But we live in a culture that is pretty saturated with the value of individuality, and I've found that this mindset--individuality over all else--leaks into parenting advice and affects the way we relate to kids. And whether we intend it or not, we're often sending our kids the message that their individual experiences, feelings, ideas, dreams, etc. ought to be their top priority. We believe, as parents, that multi-tasking all those needs and experiences and feelings is our top priority. We tend to feel like we need to apologize, in words or simply in our own guilty feelings, when a child has to sacrifice even a small piece of their individuality, or has to give up anything at all, for the sake of making a community--our family--run smoothly.
In reality though, belonging to a community requires constant sacrifice. It requires constant delaying of gratification, constant handing over of the spotlight to someone else. It requires us to give up wants and needs and dreams, sometimes forever. And most of the time--if the community is healthy and functional--we don't care, and sometimes we don't even notice, because the community holds us and supports us and gives us so much we couldn't achieve for ourselves chasing those wants and needs and dreams alone. This is true of any community, and it's certainly true for a sibling relationship. In my classroom and in my home, I do everything I can to cultivate this community mindset and the expectation of constant giving and taking and living together. I do everything I can to teach my kids that community living comes first, before the pursuit of personal fulfillment and happiness.
I don't apologize for making one of my kids wait while I attend to the other. Sometimes I make executive decisions without asking everyone what their preferences are, because I know what will be best for everyone, even if it's not best for each individual. I expect my kids to compromise with each other, constantly, and I don't feel bad about it. I don't bend over backwards to try to accommodate everyone, even when that leaves someone (or several someones) significantly inconvenienced. If someone is having a hard time, the others are expected to help, not to whine about it. I don't give everyone gifts on every birthday, or try to make everyone feel special on one person's special day. Sometimes only one person wins, or is star of the day, or gets to be my special helper, and everyone else just has to wait their turn. Maybe I'm tough about it sometimes. But most of the time? It's anything but tough. It just is. It's the way we operate. I talk about it like it's normal, because it is. And like it's joyous, because it is. Let's help each other. Let's help the baby learn. Let's put that toy out of reach so that the baby doesn't choke. Let's be patient, because she's still learning that. Let's be quiet, because he's sick and needs to sleep. No, we can't go out today, because babies need more sleep than big kids and today she needs a good nap in her bed. No, he's on my lap now, and he's very sad and needs more lap time, you can have it when he's finished. It's her birthday, let's wrap presents together, I can't wait to see her open these, she'll be so surprised! I've rarely, if ever, lectured about selflessness and compromise and giving up for others. Mostly I just narrate life and set that expectation. And it's something we do, not something I'm telling them they ought to do. We're in this together. I'm giving and taking, too. And kids, always mimics, tend to accept that.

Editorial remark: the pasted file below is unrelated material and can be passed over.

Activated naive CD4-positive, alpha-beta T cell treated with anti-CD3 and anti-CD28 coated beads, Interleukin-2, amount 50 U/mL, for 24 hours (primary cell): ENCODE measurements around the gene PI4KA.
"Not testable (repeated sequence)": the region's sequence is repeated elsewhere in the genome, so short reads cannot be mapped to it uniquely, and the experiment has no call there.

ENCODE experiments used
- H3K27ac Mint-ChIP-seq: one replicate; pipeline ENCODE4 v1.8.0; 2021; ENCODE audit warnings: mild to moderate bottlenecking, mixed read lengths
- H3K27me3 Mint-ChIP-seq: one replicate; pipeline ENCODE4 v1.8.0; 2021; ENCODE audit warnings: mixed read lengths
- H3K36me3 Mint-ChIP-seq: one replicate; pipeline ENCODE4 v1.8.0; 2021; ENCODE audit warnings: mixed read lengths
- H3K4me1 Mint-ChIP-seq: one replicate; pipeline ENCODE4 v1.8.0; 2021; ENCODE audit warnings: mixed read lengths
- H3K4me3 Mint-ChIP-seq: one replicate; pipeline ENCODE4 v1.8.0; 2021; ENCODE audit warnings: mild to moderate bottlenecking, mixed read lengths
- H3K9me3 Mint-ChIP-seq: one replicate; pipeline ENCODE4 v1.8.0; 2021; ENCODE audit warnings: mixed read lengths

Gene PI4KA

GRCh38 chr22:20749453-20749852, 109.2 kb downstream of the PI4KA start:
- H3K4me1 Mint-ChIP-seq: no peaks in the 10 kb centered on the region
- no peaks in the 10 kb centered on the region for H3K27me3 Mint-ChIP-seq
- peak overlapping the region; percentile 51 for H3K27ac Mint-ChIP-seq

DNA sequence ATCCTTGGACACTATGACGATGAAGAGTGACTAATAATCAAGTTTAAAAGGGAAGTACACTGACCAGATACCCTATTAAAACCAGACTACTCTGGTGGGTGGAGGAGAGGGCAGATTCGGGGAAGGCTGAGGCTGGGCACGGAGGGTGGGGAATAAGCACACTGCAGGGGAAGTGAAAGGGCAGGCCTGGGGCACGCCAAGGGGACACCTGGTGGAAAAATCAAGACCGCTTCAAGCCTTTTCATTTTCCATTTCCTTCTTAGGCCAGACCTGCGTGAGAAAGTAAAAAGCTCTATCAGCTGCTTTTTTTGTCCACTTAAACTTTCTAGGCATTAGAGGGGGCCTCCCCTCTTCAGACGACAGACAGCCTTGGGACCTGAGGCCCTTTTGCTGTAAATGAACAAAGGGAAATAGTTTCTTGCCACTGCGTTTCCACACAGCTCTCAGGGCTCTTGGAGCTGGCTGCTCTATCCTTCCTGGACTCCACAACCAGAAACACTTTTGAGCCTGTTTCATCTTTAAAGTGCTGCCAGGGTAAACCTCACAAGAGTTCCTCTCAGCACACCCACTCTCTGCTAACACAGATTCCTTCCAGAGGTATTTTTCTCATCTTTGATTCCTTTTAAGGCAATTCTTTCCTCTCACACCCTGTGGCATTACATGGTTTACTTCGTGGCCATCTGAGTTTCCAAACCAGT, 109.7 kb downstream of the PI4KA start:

Yes, Peregrine is very community-minded by nature and responds well to this kind of reasoning. But I talk this way with all my classes, and it's amazing how kids naturally fall into a community mindset. It doesn't eliminate selfishness, by any means. But it sets a standard of a different way of thinking. And it sets a culture in which kids are used to giving up what they want. Not that they always want to, or enjoy it. But at least they've had some practice doing it, and they accept it as normal. It may be hard, but it's not unfair. And if you model joy in this, they will follow. I think joy is the key. You can't lecture or shame kids into delighting in community. But you can lead them.